Close
FEATURES

A Fateful Meeting with Modern Korean Poetry

  • onNovember 9, 2014
  • Vol.21 Autumn 2013
  • byChong Chi-Yong

It was by coincidence that I encountered Chong Chi-Yong, the first modernist Korean poet. That is why I never imagined that he would become so central in my life. Twenty years ago when I had just enrolled in a master’s degree program, I visited the home of a friend of my father and came across Jo Jung-rae’s epic novel, Taebaek Mountain Range in his study. I borrowed it and read the whole series. Twenty years has passed, yet I still have a vivid memory of the poem “Nostalgia” that was in the book. I cannot forget the shivers I experienced upon reading that poem which was an integral part of the narrative of the novel. But there was no way of knowing about the poet Chong Chi-Yong, the writer of “Nostalgia,” the poem I fell in love with, or his other works. It was not until the following year that China and Korea established diplomatic relations, and until then there was very little material on Korean studies that I could get my hands on.

It was not until four years later in the spring of 1997 that I was able to re-encounter Chong Chi-Yong. I was pursuing my second doctoral degree at Inha Univeristy in Korea. The course on “Modern Korean Poetry,” which I had registered for during that semester required that I submit an essay every week. It was a truly difficult task for someone who was just getting used to attending college in Korea as a foreign student. But it was from this course that I was at last able to come in contact with the treasure chest of Korean modern poetry and found myself being mesmerized by the beauty of Chong Chi-Yong’s poems. In the process of studying and analyzing poems like “Nostalgia,” “Glass Window 2,” “Mount Jangsu,” and “Indongcha,” I discovered that Jeong, who was known only as a modernist to me, was deeply knowledgeable about classical Chinese poetry. I subsequently ended up choosing Chong Chi-Yong as the topic of my doctoral dissertation.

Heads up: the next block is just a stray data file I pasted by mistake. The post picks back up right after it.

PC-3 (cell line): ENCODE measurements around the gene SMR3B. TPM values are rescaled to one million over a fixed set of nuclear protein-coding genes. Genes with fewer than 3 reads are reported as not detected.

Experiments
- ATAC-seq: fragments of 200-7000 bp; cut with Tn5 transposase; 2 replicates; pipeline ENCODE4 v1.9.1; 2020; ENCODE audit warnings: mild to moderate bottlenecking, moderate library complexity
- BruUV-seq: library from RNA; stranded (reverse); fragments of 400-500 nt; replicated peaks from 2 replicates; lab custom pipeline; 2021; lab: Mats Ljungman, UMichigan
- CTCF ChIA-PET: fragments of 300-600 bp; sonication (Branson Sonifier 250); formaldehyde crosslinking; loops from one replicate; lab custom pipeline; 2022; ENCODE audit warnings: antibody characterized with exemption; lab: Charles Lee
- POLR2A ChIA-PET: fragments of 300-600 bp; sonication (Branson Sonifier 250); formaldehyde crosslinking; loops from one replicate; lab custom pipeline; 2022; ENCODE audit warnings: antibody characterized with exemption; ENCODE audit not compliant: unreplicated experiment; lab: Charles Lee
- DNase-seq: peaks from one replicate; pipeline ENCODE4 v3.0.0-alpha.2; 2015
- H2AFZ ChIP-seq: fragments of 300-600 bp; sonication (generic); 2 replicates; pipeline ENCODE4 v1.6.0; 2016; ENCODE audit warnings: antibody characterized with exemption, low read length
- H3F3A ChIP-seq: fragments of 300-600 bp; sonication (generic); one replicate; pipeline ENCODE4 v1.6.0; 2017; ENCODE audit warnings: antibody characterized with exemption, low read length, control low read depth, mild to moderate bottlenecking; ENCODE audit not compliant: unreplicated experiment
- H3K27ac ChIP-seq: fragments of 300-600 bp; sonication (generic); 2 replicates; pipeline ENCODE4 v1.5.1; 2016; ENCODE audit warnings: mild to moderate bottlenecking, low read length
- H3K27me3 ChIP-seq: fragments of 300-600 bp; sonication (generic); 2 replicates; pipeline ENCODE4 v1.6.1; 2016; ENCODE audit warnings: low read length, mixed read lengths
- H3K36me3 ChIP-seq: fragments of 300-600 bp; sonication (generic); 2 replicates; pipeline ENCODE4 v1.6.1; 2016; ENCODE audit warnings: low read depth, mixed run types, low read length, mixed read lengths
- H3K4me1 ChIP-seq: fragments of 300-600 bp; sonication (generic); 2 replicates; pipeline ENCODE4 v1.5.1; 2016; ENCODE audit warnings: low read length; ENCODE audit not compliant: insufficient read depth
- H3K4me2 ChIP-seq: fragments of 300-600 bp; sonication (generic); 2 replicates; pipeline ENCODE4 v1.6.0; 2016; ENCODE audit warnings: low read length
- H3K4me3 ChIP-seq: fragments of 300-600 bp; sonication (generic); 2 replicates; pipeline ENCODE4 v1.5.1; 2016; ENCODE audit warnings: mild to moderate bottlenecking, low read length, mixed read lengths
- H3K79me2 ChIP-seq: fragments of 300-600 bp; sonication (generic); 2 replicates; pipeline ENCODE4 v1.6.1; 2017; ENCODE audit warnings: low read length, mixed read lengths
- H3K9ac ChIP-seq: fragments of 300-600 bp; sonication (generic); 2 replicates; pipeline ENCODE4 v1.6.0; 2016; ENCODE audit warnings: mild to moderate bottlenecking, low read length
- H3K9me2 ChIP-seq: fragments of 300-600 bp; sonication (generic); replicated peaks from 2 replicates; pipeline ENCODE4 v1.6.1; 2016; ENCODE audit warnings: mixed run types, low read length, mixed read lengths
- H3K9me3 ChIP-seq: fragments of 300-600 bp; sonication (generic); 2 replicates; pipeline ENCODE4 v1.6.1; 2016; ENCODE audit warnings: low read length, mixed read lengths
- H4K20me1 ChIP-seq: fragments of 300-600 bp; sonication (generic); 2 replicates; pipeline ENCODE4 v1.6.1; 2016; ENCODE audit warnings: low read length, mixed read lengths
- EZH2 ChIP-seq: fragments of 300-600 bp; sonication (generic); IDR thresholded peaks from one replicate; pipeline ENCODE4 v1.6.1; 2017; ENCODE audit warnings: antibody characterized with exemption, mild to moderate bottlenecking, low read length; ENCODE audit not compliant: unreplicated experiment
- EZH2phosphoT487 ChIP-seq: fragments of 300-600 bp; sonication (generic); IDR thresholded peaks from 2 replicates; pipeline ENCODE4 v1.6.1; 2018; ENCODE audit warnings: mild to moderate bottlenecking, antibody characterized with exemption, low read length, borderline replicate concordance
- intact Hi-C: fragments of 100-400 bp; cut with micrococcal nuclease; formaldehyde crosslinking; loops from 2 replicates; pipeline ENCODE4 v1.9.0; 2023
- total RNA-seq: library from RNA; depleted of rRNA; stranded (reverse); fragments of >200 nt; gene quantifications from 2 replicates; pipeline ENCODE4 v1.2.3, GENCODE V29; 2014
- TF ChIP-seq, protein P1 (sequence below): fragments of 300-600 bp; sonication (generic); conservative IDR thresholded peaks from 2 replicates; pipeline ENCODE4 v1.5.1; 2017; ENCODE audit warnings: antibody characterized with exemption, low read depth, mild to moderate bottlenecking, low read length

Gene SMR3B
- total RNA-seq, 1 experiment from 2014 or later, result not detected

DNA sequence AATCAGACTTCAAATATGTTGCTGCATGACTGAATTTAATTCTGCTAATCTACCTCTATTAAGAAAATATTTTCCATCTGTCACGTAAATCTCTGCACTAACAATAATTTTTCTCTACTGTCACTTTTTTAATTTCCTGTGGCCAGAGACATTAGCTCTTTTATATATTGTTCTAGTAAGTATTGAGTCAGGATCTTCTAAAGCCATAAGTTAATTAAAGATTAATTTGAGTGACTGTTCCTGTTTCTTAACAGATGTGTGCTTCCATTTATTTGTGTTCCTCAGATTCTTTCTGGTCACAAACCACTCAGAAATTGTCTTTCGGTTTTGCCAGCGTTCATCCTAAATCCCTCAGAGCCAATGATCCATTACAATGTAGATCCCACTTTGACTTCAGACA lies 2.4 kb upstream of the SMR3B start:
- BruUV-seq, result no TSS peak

The time I spent preparing to write my doctoral dissertation provided me with a diverse range of emotional and intellectual experiences. I found out that the best way to appreciate poetry was to keep a relatively objective aesthetic distance. The more I liked someone’s poetry, the easier it was to get attached to the poem in a personal way, hence making it difficult to gain an objective and rational understanding. After much pondering, I decided to change my strategy and delve into his biography and get a hold of his essays in order to analyze the influence of Chinese in his work. With great difficulty, I sought out Jeong Gu-gwan, Jeong's eldest son, and conducted a number of in-depth interviews. In the process, I was able to confirm the influence of classical Chinese literature on Jeong's poetry and his deep love of the Book of Odes and Tang dynasty poetry. Then I read his prose writing with great care and discovered the poems with direct references to the following poets: TuFu, Yu-hui, Beomseongdae, Wang An-seok, and Samagwang. I also found out that he had made a direct reference to the Book of Odes, the Analects of Confucius, and Mencius (Hsün Tzu), and the Book of Lesser Learning (Xiao Xue). Chong Chi-Yong stressed how poetry should enrich and develop the classical tradition in a theoretical way. After going over his prose writing, I applied a detailed analysis to his poetry and was able to find new aspects of his work.